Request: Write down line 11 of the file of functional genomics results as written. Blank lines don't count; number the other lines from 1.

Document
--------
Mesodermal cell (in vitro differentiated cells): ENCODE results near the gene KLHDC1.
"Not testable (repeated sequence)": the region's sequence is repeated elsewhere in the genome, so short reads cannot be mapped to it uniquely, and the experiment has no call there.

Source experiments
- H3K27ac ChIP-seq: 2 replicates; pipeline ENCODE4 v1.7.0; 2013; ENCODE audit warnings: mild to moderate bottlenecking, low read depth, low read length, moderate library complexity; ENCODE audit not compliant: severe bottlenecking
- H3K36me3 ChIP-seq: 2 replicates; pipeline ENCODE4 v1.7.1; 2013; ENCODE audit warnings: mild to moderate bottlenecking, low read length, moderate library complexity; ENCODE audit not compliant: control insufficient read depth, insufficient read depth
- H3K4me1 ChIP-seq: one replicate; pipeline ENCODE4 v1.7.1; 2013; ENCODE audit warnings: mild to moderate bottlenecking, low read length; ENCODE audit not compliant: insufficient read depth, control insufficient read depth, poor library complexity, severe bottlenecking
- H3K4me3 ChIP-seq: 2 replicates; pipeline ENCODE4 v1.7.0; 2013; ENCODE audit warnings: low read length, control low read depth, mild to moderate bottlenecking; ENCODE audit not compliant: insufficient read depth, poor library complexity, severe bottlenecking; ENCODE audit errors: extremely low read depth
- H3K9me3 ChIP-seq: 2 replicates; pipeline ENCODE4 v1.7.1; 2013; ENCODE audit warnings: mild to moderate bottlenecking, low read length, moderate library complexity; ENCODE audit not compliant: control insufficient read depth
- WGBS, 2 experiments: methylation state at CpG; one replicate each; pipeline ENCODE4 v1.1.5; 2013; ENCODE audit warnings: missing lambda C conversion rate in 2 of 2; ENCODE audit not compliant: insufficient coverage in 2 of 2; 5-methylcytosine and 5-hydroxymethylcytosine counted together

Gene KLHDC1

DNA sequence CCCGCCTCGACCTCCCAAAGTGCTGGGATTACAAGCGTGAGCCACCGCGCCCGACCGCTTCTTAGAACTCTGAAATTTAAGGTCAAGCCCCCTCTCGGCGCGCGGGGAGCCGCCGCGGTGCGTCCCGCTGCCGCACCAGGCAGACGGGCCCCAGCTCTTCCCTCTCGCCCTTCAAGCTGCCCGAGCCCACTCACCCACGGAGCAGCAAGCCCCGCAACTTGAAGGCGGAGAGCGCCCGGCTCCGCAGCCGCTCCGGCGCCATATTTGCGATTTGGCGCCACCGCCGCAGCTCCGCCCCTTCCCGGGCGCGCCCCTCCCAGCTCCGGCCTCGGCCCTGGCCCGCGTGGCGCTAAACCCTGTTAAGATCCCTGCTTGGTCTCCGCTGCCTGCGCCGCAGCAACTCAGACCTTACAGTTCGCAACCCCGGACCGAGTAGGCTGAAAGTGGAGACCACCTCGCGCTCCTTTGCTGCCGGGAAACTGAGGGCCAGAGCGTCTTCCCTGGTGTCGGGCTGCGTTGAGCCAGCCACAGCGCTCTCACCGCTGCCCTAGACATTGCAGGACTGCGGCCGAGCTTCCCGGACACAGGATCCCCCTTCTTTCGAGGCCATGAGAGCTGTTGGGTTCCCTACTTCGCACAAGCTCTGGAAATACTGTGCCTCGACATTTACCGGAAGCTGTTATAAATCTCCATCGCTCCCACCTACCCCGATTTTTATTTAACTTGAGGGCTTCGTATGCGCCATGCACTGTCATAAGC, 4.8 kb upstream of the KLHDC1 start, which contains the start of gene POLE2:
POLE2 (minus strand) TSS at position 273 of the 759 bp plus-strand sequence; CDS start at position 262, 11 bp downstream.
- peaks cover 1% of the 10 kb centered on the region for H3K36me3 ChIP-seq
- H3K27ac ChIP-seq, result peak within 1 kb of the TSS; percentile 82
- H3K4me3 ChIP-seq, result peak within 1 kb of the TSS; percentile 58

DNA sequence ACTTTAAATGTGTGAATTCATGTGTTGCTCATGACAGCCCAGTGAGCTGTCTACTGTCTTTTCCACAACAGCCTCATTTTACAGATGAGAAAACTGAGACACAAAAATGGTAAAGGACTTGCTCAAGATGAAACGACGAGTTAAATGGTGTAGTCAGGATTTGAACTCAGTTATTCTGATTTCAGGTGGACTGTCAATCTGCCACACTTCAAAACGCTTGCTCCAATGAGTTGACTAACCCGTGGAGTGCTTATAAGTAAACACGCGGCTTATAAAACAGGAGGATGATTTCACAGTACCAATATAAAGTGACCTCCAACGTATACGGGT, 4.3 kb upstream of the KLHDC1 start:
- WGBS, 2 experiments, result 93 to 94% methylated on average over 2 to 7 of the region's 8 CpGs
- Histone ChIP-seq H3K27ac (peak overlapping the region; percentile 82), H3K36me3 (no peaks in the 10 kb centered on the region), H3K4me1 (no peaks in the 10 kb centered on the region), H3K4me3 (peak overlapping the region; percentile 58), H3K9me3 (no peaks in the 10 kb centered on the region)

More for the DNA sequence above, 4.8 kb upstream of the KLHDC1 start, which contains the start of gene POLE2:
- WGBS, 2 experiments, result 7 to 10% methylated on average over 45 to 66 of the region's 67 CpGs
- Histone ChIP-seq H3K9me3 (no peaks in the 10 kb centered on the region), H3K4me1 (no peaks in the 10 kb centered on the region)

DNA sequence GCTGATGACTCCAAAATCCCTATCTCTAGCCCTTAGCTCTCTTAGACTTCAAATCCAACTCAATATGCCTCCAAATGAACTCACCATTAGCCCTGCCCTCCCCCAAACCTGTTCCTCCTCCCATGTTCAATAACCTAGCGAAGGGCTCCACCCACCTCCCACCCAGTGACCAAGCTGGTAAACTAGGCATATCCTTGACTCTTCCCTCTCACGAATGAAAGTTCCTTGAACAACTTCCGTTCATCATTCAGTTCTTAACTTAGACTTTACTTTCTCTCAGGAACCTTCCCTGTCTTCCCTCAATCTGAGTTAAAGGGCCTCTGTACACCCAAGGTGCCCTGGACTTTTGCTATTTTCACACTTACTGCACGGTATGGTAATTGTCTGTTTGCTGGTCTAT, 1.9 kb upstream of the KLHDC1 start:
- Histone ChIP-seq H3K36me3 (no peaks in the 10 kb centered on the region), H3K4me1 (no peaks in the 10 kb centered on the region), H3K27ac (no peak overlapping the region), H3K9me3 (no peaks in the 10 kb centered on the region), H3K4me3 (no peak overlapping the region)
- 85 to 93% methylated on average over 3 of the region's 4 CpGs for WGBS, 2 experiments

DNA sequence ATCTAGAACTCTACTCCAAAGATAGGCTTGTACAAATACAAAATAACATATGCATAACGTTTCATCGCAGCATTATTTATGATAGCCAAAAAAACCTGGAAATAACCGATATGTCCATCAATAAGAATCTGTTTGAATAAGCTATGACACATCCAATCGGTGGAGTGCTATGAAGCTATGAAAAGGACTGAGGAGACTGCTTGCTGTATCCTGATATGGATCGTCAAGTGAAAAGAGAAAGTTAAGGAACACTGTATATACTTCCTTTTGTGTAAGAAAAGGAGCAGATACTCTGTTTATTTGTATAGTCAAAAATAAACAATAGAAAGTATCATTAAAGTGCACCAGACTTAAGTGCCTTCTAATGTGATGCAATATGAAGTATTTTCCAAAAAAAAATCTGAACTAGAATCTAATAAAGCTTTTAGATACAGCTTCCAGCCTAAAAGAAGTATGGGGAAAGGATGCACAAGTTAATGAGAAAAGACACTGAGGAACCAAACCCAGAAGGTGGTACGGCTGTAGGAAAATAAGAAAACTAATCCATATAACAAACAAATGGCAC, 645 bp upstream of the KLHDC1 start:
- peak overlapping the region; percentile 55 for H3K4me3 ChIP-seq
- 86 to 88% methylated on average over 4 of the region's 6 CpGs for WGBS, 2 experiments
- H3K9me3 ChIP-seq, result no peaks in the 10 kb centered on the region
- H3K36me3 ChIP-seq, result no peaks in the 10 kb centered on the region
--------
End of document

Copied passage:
DNA sequence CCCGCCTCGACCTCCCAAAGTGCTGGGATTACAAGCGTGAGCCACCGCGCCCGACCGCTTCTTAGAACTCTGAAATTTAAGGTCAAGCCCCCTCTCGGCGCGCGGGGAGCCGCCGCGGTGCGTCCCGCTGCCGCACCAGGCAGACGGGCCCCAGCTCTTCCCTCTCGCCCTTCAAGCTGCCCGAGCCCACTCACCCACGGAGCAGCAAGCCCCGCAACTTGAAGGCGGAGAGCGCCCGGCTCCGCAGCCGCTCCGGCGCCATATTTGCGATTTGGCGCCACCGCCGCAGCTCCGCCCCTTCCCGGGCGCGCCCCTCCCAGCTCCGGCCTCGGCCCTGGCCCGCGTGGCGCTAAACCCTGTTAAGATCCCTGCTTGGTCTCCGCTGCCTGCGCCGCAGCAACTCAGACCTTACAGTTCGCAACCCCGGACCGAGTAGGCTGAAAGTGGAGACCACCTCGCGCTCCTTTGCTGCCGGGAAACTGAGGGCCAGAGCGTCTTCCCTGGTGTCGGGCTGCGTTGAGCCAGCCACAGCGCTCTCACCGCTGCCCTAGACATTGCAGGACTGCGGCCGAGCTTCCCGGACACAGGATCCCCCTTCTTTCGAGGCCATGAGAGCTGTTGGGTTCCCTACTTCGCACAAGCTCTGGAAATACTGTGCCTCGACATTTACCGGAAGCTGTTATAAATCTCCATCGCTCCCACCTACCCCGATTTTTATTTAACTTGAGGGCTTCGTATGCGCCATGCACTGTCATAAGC, 4.8 kb upstream of the KLHDC1 start, which contains the start of gene POLE2: